Plaintiff's status as a pretrial detainee during the events underlying this action require that his excessive force claim be analyzed pursuant to the Fourteenth Amendment's Due Process Clause. A pretrial detainee is not protected by the Eighth Amendment's proscription against cruel and unusual punishment because he has not been convicted of a crime. See Bell v. Wolfish, 441 U.S. 520, 535 n. 16 (1979); Ingraham v. Wright, 430 U.S. 651, 671-672 n. 40 (1977); Lee v. City of Los Angeles, 250 F.3d 668, 686 (9th Cir. 2001). Nevertheless, the Due Process Clause protects pretrial detainees from the use of excessive force. Bell, 441 U.S. at 535-536; see Redman v. County of San Diego, 942 F.2d 1435, 1440 (9th Cir. 1991) (en banc) (quoting Graham v. Connor, 490 U.S. 386, 395 n. 10 (1989)). Moreover, the protections of the Due Process Clause are at least as great as those of the Eighth Amendment. See City of Revere v. Massachusetts General Hospital, 463 U.S. 239, 244 (1983); Gary H. v. Hegstrom, 831 F.2d 1430, 1432 (9th Cir. 1987).

To determine whether the alleged use of force was excessive, this court must assess the following factors: "(1) the need for the application of force, (2) the relationship between the need and amount of force that was used, (3) the extent of the injury inflicted, and (4) whether force was applied in a good faith effort to maintain and restore discipline." White v. Roper, 901 F.2d 1501, 1507 (9th Cir. 1990). In the context of a disturbance, "the question of whether the measure taken inflicted unnecessary and wanton pain and suffering ultimately turns on 'whether force was applied in a good faith effort to maintain or restore discipline or maliciously and sadistically for the very purpose of causing harm.'" Hudson v. McMillian, 503 U.S. 1, 6 (1992) (quoting Whitley v. Albers, 475 U.S. 312, 320-321 (1986)).

If he chooses to file an amended complaint, Plaintiff must address each of the four criteria above and describe the facts pertaining to each.


Plaintiff's Complaint fails to state a claim upon which relief may be granted under § 1983. The Court will provide Plaintiff with an opportunity to amend to cure the deficiencies in his claim. Lopez v. Smith, 203 F.3d at 1122, 1130 (9th Cir. 2000); Noll v. Carlson, 809 F.2d 1446, 1448-49 (9th Cir. 1987). Plaintiff may not change the nature of this suit by adding new, unrelated claims in his amended complaint. George v. Smith, 507 F.3d 605, 607 (7th Cir. 2007) (no "buckshot" complaints).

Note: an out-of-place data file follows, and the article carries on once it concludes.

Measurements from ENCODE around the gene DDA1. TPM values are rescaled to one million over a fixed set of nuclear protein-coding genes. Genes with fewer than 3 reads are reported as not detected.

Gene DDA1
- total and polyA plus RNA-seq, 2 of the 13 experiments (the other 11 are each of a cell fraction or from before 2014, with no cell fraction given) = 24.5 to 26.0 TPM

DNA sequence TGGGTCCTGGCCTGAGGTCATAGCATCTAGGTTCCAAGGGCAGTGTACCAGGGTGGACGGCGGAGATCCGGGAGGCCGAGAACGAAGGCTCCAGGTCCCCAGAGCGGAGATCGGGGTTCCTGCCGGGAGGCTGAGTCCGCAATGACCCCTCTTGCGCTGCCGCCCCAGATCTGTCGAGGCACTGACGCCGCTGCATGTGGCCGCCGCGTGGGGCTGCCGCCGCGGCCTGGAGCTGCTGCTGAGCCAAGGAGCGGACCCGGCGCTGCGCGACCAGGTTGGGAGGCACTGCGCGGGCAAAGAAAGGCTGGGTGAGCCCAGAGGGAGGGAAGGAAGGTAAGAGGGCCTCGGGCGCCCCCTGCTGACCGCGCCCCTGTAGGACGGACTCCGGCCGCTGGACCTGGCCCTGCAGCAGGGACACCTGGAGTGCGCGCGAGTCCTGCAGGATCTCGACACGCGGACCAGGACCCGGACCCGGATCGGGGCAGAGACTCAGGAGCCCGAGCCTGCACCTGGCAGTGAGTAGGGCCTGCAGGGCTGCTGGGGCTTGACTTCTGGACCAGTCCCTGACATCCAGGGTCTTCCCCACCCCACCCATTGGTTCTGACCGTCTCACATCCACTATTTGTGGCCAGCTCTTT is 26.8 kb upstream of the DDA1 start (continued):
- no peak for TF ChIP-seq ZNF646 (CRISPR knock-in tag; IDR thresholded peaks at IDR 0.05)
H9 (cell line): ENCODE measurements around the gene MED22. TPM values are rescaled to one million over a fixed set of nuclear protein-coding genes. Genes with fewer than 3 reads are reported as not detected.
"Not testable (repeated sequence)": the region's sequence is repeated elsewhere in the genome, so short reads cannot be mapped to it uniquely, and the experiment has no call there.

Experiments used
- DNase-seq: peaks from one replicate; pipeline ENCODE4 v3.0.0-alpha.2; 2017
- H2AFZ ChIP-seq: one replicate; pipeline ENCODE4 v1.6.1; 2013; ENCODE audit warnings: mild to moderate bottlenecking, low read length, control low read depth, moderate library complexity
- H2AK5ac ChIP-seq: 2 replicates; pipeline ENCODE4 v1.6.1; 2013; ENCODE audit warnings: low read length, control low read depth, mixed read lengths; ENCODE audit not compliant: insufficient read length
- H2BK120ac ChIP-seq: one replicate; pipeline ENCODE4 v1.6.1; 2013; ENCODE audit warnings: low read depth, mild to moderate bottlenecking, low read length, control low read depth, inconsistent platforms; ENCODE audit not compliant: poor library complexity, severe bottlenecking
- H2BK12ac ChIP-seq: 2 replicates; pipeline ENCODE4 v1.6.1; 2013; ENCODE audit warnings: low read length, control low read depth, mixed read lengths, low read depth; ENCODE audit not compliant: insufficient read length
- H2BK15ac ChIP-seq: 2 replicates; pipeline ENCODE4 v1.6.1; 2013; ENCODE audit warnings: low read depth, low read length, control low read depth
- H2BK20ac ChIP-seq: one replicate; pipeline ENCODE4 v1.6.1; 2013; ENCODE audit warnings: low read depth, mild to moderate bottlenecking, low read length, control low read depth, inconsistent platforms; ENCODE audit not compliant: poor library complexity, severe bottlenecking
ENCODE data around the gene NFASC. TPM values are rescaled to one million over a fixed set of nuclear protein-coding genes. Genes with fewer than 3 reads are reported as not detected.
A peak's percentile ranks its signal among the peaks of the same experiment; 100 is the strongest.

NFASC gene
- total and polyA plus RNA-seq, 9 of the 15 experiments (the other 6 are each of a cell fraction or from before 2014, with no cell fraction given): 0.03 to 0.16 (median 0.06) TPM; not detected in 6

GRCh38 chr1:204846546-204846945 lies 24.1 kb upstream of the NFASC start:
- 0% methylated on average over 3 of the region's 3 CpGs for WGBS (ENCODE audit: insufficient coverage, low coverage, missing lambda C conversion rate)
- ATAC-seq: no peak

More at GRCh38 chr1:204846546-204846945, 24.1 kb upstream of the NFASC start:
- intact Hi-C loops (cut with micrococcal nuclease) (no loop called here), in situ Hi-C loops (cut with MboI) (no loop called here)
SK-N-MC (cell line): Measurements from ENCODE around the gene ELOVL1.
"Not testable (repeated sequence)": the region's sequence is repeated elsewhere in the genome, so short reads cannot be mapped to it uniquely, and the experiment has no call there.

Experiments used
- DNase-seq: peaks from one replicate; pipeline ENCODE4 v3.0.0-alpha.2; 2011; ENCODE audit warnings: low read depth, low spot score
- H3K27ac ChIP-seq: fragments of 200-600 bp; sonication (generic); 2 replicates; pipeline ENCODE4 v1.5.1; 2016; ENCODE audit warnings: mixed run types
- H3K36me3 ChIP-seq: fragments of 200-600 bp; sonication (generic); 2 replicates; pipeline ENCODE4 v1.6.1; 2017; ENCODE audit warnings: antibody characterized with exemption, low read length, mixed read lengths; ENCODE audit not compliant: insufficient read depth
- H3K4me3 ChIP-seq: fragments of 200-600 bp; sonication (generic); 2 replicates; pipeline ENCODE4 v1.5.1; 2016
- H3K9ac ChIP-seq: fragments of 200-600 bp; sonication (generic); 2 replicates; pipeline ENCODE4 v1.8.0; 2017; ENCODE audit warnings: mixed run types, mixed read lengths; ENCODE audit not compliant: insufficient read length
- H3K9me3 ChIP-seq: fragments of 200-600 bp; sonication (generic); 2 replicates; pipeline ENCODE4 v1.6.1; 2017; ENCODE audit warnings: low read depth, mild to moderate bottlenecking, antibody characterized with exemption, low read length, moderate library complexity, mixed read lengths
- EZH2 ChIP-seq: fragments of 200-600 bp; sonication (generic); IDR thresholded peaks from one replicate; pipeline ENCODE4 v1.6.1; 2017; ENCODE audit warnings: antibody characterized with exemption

Plaintiff's amended complaint should be brief, Fed. R. Civ. P. 8(a), but it must state what each named defendant did that led to the deprivation of Plaintiff=s constitutional rights, Iqbal, 556 U.S. 676-677. Although accepted as true, the "[f]actual allegations must be [sufficient] to raise a right to relief above the speculative level. . . ." Twombly, 550 U.S. at 555 (citations omitted).

Finally, an amended complaint supersedes the prior complaint, Forsyth v. Humana, Inc., 114 F.3d 1467, 1474 (9th Cir. 1997); King v. Atiyeh, 814 F.2d 565, 567 (9th Cir. 1987), and it must be "complete in itself without reference to the prior or superseded pleading," Local Rule 220.

Accordingly, it is HEREBY ORDERED that:

1. The Clerk's Office shall send Plaintiff a complaint form;

2. Plaintiff's Complaint, filed March 11, 2013, is dismissed for failure to state a claim upon which relief may be granted under §1983;

3. Within thirty (30) days from the date of service of this order, Plaintiff shall file an amended complaint;

4. If Plaintiff files an amended complaint that violates the directives of this order, it will be stricken from the record; and

5. If Plaintiff fails to file an amended complaint in compliance with this order, this action will be dismissed, with prejudice, for failure to state a claim.